I am most delighted to hear that a student union will shortly be
formed in our alma mater. I am thrilled to learn that the formation of
its governing body will be by universal franchise among the students.
Putting a tick or a cross against a candidate's or a team of candidates'
names(s) appears a simple enough act. The thought that should have gone
into it before making the choice is not. The first election of student
representatives in the long history of the school must be treasured. Without
any knowledge of the candidates and their platforms and therefore without
any possibility of bias, I am pleased to offer a few pointers for your
1. The nature of the office into which you vote
your chosen candidate must be clearly understood. It is easy in a euphoric
atmosphere surrounding this historic election to fall into the illusion
that once elected, your representative will have supreme authority, an
open cheque book and a magic wand to give you what you have longed for.
They will not. Nor do most politicians in the world. Al1 elected representatives,
including those to be elected by you in the school, have to work within
a constitutional structure with well-defined briefs and checks and balances.
You may not disagree, for example, with the authority that your representatives
will have. You may want to change the relationship between the students
body and the school management. That is fair enough. That is also for the
long haul. Until constitutions are changed, we should all abide by them
and make the best out of them.
2. It is against this understanding of what the
student union is for and what it should be able to achieve that candidates'
vision, their ability and their promises are gauged. Of course, given the
environment, the same amount of resources and the same constraints, different
candidates will put different emphases on their work. Again, you should
make a considered choice of what you prefer to have around you and judge
this against the possibility of having this delivered by the candidate
of your choice.
3. Whatever your representatives can do for you
in school, your principal and his staff could do better. Except one thing.
This is the actual experience of making a choice among candidates and of
monitoring their work, sharing their sense of achievement and their frustration
in the year to come.
The whole point of having a student union and an election to it is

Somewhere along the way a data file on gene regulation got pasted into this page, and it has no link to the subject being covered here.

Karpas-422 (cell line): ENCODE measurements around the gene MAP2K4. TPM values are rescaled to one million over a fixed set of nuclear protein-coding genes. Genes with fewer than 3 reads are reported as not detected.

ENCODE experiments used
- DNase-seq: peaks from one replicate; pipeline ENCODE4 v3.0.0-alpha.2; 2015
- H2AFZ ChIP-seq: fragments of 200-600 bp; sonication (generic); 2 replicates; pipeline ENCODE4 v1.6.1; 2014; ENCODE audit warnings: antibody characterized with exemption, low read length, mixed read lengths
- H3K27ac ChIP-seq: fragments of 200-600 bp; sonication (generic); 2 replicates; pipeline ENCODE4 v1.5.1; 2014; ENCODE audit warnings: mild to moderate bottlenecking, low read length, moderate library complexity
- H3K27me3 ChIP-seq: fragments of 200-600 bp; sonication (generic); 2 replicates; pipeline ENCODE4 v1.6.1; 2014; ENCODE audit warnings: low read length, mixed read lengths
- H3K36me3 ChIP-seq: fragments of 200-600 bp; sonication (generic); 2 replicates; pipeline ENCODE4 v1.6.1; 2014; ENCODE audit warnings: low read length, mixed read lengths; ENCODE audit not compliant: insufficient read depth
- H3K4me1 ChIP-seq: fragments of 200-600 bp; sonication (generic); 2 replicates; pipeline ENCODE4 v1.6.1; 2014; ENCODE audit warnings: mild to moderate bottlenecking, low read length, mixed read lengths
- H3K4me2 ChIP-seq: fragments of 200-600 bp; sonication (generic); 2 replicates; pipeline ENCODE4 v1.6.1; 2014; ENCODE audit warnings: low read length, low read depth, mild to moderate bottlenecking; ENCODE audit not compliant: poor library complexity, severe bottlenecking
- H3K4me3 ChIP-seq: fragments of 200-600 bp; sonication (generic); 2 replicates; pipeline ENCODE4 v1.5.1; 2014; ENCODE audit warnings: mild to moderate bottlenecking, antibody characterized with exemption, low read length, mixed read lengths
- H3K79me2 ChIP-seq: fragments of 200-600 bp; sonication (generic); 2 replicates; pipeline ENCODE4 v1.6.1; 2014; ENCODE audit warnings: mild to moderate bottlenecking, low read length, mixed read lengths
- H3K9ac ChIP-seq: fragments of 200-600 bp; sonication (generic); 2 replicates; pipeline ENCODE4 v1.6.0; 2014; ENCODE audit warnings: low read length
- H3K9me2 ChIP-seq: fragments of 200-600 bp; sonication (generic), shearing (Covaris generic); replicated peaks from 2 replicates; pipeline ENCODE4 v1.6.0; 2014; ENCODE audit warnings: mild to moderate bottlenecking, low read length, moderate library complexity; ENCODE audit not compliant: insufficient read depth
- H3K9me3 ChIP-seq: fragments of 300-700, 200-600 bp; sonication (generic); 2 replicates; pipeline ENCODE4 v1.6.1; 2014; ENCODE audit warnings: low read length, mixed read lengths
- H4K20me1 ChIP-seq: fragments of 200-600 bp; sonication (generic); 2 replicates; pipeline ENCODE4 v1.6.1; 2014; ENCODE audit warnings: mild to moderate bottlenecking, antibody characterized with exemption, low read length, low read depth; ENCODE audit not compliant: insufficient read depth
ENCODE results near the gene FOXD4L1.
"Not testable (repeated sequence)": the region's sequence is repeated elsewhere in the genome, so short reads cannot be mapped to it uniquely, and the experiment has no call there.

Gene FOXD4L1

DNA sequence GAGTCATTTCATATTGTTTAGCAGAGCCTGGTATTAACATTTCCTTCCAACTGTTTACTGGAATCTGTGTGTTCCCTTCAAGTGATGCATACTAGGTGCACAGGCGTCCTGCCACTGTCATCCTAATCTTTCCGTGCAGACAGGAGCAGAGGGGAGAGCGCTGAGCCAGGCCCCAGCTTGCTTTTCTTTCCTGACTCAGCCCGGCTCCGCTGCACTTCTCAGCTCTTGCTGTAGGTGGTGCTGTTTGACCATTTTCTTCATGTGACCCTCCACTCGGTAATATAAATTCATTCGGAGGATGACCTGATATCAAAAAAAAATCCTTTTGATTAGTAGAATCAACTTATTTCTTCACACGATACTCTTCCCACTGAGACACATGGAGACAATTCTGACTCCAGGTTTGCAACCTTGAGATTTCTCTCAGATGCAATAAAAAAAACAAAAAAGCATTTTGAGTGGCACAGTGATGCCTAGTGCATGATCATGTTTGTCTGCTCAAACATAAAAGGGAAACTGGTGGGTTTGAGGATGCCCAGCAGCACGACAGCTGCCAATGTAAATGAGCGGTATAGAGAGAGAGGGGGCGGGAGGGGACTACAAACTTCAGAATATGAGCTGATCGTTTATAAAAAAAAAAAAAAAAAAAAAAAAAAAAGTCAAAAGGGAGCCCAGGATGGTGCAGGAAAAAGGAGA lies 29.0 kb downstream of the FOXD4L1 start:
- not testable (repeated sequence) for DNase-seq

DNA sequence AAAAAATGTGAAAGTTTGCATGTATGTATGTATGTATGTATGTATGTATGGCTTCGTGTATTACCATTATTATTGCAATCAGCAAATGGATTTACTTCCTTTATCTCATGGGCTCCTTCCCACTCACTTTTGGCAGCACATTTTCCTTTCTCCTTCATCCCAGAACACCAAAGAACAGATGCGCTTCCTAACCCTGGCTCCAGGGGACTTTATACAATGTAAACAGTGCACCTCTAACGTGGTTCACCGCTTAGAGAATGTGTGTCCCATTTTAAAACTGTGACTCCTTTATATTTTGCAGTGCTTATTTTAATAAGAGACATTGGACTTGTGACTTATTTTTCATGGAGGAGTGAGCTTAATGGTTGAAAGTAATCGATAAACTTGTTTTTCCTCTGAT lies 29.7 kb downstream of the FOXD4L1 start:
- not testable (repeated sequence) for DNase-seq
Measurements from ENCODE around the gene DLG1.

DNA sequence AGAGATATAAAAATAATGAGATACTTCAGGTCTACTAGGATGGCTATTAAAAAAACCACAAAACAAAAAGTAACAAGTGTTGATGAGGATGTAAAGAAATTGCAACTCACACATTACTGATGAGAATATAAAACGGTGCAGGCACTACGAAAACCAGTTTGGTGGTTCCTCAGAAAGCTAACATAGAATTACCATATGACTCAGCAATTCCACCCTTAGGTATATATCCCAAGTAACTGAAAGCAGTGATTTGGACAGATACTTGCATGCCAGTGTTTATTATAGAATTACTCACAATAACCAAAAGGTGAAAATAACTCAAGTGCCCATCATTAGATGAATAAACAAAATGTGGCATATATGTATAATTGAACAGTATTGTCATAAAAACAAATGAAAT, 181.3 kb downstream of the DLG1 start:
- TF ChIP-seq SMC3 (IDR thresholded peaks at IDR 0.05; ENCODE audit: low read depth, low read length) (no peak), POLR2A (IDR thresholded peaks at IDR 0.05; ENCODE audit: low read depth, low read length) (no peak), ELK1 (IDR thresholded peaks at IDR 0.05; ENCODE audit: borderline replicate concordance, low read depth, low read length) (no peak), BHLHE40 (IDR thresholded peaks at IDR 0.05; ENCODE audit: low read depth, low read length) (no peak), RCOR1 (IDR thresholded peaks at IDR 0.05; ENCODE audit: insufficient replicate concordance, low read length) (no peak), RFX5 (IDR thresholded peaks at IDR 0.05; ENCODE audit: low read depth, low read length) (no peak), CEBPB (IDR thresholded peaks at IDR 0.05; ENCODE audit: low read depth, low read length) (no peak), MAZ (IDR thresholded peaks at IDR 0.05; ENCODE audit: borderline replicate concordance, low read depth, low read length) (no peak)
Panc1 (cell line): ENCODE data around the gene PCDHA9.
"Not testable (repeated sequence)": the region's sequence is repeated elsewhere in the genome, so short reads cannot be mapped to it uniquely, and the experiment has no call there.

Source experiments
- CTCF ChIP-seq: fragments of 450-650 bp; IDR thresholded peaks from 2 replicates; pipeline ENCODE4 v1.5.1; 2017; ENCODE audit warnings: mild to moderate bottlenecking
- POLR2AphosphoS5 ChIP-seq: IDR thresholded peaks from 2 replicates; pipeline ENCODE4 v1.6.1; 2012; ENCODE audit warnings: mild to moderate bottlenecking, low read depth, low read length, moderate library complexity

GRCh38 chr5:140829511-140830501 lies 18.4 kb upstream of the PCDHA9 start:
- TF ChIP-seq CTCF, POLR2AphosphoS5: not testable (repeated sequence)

not to shed some of the school’s chores to the students. It is a learning
process of some form if self-governing and democracy. You will learn not
just the actual machinery of voting, election, constitutional arrangements
but also the realities of "politics".
4. It is therefore absolutely important that you
do not stop your participation after voting. You should carry on monitoring
and comparing. You should monitor the performance of the representatives,
whether or not they were your choices, You should also compare not just
what they promise to do with what they eventually deliver ,or fail to deliver,
but also compare what has been done with what could have been done.
5. There will be mistakes. You may make a wrong
choice. You may have expectations so much higher than what are achievable
in reality that you will fell let down. The student union with your support
may be banging its head against a brick wall. All these are part of the
process and cannot be learnt from text-books. You will in time, looking
back, relish these mistakes as much as your achievements.
6. Do not get too personal in making your choice
or in election arguments. It is hard to avoid a sense of affinity when
the candidate is from your class or your house. But if you allow these
considerations overstake you, elections are no longer elections. They become
feuds. Arch-rivals and their supporters in elections should also remember
that after the results are known, you will have to live and work very much
under the same roof for many more years to come.
I wish all-candidates a good-spirited campaign. I wish all voters
a judicious choice and I wish all those elected a meaningful term of office.
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